[3"x5" Picture: Dot, Enzo, Bob; Caption: "ReBoot: created in Vancouver, seen in more than 50 countries"]
Already deep into merchandising efforts that include lunch boxes, bed sheets, action figures and lampshades, the Vancouver-based, computer-animated TV series ReBoot is stretching ever further to produce films for IMAX Corporation, to be released next spring.
Ian Pearson, one of ReBoot's creators and an executive producer at Vancouver's Mainframe Entertainment, says the company is currently producing two short ReBoot episodes to be screened in IMAX Ridefilm locations around the world.
The Ridefilm theatres, which are actually motion-simulated rides that pitch and roll with the onscreen action, feature a 180-degree wrap-around screen and high-quality surround sound that envelopes the viewer.
"It's a totally immersive experience," Pearson said of Ridefilm. "It's like a roller coaster without the danger."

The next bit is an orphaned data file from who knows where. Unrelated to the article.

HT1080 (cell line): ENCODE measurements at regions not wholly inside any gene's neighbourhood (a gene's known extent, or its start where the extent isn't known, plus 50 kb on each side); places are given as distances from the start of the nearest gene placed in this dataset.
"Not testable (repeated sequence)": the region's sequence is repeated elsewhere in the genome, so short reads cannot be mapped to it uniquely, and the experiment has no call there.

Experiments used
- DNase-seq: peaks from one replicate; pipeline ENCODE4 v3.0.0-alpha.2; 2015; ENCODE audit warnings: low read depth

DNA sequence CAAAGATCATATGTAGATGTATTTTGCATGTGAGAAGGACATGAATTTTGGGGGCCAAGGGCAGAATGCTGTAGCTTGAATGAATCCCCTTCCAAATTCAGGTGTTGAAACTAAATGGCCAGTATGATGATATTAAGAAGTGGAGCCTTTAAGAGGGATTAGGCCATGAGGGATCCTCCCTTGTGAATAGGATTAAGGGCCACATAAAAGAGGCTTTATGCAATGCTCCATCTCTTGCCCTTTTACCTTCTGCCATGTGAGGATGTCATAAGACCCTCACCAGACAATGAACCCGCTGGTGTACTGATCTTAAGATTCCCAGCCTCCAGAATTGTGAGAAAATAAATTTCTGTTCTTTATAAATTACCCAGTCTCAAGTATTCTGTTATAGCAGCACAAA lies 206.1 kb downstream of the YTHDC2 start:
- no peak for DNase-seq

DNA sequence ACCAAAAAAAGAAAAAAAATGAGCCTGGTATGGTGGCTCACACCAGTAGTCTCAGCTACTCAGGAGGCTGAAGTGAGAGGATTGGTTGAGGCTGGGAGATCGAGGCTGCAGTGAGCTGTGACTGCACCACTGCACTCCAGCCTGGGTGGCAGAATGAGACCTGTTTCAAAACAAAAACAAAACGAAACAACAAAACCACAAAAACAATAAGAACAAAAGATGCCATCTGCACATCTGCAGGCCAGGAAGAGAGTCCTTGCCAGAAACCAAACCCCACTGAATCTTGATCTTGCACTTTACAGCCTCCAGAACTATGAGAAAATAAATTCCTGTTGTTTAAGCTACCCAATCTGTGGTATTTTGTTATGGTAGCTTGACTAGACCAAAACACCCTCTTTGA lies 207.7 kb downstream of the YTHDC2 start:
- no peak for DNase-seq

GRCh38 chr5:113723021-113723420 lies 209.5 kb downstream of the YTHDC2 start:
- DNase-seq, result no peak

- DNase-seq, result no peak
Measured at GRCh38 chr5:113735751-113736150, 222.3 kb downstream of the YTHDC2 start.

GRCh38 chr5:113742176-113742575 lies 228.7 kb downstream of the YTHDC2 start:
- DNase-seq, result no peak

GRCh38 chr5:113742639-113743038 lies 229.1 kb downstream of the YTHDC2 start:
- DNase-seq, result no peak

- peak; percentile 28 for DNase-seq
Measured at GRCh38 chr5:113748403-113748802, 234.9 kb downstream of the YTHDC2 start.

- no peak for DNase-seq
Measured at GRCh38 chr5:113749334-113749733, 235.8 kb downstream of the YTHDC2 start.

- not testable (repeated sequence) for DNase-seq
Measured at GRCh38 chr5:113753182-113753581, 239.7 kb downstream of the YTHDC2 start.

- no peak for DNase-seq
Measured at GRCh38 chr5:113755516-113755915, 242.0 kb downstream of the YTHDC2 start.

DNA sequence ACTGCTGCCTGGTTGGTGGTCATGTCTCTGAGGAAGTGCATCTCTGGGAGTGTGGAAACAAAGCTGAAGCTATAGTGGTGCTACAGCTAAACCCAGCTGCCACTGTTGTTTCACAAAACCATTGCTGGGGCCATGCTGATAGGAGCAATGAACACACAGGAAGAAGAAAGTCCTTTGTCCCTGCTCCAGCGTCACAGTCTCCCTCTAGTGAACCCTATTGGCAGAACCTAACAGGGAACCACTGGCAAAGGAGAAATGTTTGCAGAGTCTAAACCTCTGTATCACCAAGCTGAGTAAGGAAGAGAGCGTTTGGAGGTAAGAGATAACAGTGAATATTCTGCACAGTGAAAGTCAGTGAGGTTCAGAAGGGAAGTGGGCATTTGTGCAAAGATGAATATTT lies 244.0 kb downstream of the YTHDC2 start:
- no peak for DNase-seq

The closest Ridefilm theatres to Vancouver, however, are Toronto's Palladium and in Las Vegas.
The ReBoot series, which airs on YTV in Canada three times a week, is staged in the microprocessor world of a computer mainframe, where the computer guardians are locked in constant struggle with an evil virus named Megabyte.
The show began a successful run on ABC in 1993, and has since branched out to air on more than 100 TV stations in the U.S. and in 50 countries. In animation-crazed Japan, where the show is aimed at adults rather than children, it enjoys a prime-time slot on the programming roster.